Long term tests

Nissan 370Z

Nissan wants you to have fun with its 370Z, but when the roads are dry it's not a terribly playful companion

Nissan 370Z

Mizzle, sleet, drizzle, hail, summer rain, heavy rain, Wimbledon rain, soft refreshing rain, freezing rain, precipitation, the sort of rain that waits for you to get halfway through Allen-keying the roof off a series 1 Elise. Whether it comes in a downpour or a shower, the English language has a way of describing it, but as long as it makes the roads damp I don’t really mind what it’s called. You see, I have come to the conclusion that the 370Z is at its best when the roads turn slippery.

I don’t think it’s a coincidence that Nissan has placed the big ‘ESP off’ button so easily to hand. There are no hoops to jump through, no VW-type pretending-to-be-off-but-actually-on mode, just one press and you can tie yourself in knots to your heart’s content. Nissan wants me to have fun in the 370Z. The trouble is that in the dry it’s not a terribly playful companion. When the roads are warm and tacky the 370 feels just a bit uptight and uneasy with itself, not helped by suspension that has slightly too much rebound in the damping. Grip at the rear is tenacious and, unlike the old 350, which used to almost lugubriously roll into oversteer, the new car needs a brutal stab of the throttle at high revs to get the tail to unstick. When it does break free from the Bridgestones’ hold it’s a bit of a scratch card as to what will happen. Sometimes the limited-slip diff stays locked for long enough to get the tail to a decent angle and hold it, other times it locks then starts slipping almost immediately, meaning a spinning inside rear wheel, a noisily revving V6 and no oversteer, which isn’t very satisfying.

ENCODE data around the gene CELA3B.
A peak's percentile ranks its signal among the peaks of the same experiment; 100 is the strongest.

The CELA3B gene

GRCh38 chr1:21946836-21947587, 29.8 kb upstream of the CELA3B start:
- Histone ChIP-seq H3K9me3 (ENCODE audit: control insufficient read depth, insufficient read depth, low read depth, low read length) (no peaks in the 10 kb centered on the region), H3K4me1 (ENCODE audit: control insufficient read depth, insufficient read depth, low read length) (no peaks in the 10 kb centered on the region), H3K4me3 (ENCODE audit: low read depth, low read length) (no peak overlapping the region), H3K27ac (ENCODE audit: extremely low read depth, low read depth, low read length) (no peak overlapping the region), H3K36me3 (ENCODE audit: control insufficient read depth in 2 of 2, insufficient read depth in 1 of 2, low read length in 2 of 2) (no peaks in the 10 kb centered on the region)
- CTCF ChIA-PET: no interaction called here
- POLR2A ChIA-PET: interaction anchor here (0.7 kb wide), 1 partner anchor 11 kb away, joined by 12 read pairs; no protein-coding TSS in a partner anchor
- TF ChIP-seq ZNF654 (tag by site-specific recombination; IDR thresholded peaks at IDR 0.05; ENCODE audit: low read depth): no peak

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But, when the sky starts leaking, it doesn’t matter what mood the diff is in. Because the grip levels are lower, you’re hardly leaning on the suspension when you start sliding, effectively making the car very stiff and very reactive to any inputs to the sensitive throttle (it’s actually a bit too sensitive when you’re just pottering around town). One blip to get it sideways, put the lock on quickly to hold the short wheelbase, then play with a tiny amount of throttle travel to keep the wheels spinning or smoothly bring it back into line. That’s the theory, anyway, and excitingly I’ve discovered a new road I can take on the way home from work to practise on.

All of which means that I’m delighted autumn is here and even more thrilled that winter will be hard on its heels. To be honest I’m keeping my fingers crossed for a bitterly cold spring too (safe in the knowledge that I have heated seats).

Running Costs

Date acquiredJuly 2009
Total mileage4890
Costs this month£0
Mileage this month1439
MPG this month26.4

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